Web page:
Almost all women will experience PMS at some point in their lives. While the symptoms are mild and infrequent for many, for others PMS can be a veritable nightmare. It’s likely this complex condition has multiple causes, with fluctuations in hormone levels and nutritional deficiencies playing key roles. The good news is that there are natural solutions that can help reduce or eliminate the symptoms.

Keep reading to learn more about PMS and find out which lifestyle and diet modifications and supplements can relieve PMS symptoms.

What is PMS?

PMS is characterized by a collection of physical and emotional symptoms that occur in the weeks before menstruation. Common emotional symptoms include [R, R]:

  • Irritability
  • Anger
  • Moodiness
  • Depression

Common physical symptoms include:

So what is PMS exactly and why do symptoms vary so much between women?

Women’s bodies normally undergo cyclic changes in order to prepare for a potential pregnancy. Estrogens and progesterone, hormones produced in the ovaries, control these changes. These are, in turn, stimulated by the hormones LH (luteinizing hormone), FSH (follicle-stimulating hormone), and GnRH (gonadotropin-releasing hormone), which are produced in the brain.

These cyclic changes are believed to play a key role in PMS symptoms. However, there’s more to PMS than hormonal changes and researchers are still unclear about causes it. While changes in hormone levels during a monthly cycle may play a role, there are also other factors involved. For example, although hormone fluctuations can cause swelling, breast tenderness and pain, and weight gain, they may not be a factor in the emotional symptoms women often experience [R, R].

PMS symptoms may be related to how the brain interprets physical changes during menstruation. Women that have differently-wired brains may have a more difficult time coping with hormonal changes affecting their bodies [R, R].

Other studies point to nutritional deficiencies as the source of PMS symptoms [R, R, R].

Up to 95% of women of reproductive age will experience some degree of PMS. While most will only experience a mild form, around 5% of women may experience a more severe form of PMS called premenstrual dysphoric disorder, or PMDD. PMDD is considered a depressive disorder in which symptoms are severe enough to affect normal work, academic, or social activities [R].

Possible Causes of PMS

High Estradiol (Estrogen)

Estradiol (E2) is the most active estrogen in the body. It’s important not just for reproductive function, but also for brain and thyroid function, bone health, and maintaining a healthy weight [R, R].

If you have higher blood estradiol levels during the second half of your menstrual cycle, this can result in more severe PMS symptoms. Additionally, hormonal therapy with estradiol can also increase the severity of PMS symptoms [R, R].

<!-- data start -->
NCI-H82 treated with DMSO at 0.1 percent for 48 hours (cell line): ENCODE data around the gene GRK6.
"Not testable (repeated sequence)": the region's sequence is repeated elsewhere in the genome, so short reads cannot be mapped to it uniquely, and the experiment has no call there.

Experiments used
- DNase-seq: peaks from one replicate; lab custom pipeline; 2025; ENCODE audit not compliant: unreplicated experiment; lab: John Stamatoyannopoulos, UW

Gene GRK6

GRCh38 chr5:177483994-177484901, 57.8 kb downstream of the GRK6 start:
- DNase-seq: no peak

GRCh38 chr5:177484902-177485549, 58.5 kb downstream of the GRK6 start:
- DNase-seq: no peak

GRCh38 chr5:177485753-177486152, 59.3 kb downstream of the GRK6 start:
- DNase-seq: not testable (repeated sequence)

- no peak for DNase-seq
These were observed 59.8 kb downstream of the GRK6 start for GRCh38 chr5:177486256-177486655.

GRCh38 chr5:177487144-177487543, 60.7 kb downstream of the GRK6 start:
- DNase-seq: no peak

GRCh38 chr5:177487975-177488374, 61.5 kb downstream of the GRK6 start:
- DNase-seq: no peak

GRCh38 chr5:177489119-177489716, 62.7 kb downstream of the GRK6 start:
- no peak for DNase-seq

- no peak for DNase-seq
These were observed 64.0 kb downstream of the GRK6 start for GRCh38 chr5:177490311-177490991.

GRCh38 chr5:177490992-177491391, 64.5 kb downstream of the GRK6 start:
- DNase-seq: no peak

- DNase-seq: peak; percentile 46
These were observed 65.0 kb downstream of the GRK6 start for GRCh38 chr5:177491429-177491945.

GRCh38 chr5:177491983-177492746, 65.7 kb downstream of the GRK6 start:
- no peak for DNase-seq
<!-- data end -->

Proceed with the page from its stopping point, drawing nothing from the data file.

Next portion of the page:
If your PMS is interfering with your life, it’s wise to check and monitor your hormone levels. You can do this with a simple blood test. The estradiol (17-beta estradiol, E2) test is the most commonly used estrogen test, but you may also want to check your estrone (E1) levels.   

High Progesterone

Progesterone is another hormone that plays an important role in reproduction. This hormone helps regulate the menstrual cycle and helps prepare the body for pregnancy [R].

Like estradiol, increased blood progesterone levels are linked to more severe PMS symptoms [R]. In a study of 18 women, high progesterone levels throughout the menstrual cycle were associated with more severe PMS symptoms. Increases in progesterone levels preceded symptoms by 5-7 days [R].

You can monitor progesterone levels by getting regular blood or urine tests.

High Luteinizing Hormone (LH)

Luteinizing hormone (LH) is produced in the brain and signals the ovaries to produce estradiol and progesterone. It also causes the ovaries to release an egg (ovulation), and supports the early stages of pregnancy [R].

High LH levels during the second half of menstruation are associated with bad mood and more severe PMS symptoms [R].

You can check your LH levels by doing an LH blood test. If your LH levels are out of balance, check out Lab Test Analyzer. It will tell you what your results mean and provide you with lifestyle, diet, and supplement recommendations to help you get back on track and relieve your PMS symptoms.

Other Hormones

There are also conflicting results regarding the association between PMS symptoms and other hormones, such as [R]:  

Iron Deficiency

PMS symptoms may actually be due to causes unrelated to your hormone levels. One example of this is anemia due to iron deficiency [R].

Taking dietary and iron supplements for 2 months reduced PMS symptoms considerably in a study of 40 women with anemia [R].

In a large study, eating an iron-rich diet was linked to a 31% lower risk of developing premenstrual syndrome [R].

If you have a tendency towards anemia, you should monitor your iron and ferritin levels, in addition to your hemoglobin levels. If your PMS goes away or decreases when your iron levels improve, you’ve found the culprit for your symptoms.

Low Magnesium

Another factor that may be causing or aggravating your PMS symptoms is a lack of magnesium. Magnesium is important for nerve and muscle function, both of which can be affected in PMS [R].

Several studies show that magnesium supplements can improve PMS symptoms . You can check if yours are low by doing a simple blood or a 24-hour urine test. Magnesium deficiency is easy to correct, but it may take some time for the effects to show (2 months) [R, R, R, R].

Low Manganese and Calcium

Women with PMS can have low blood manganese and calcium levels [R].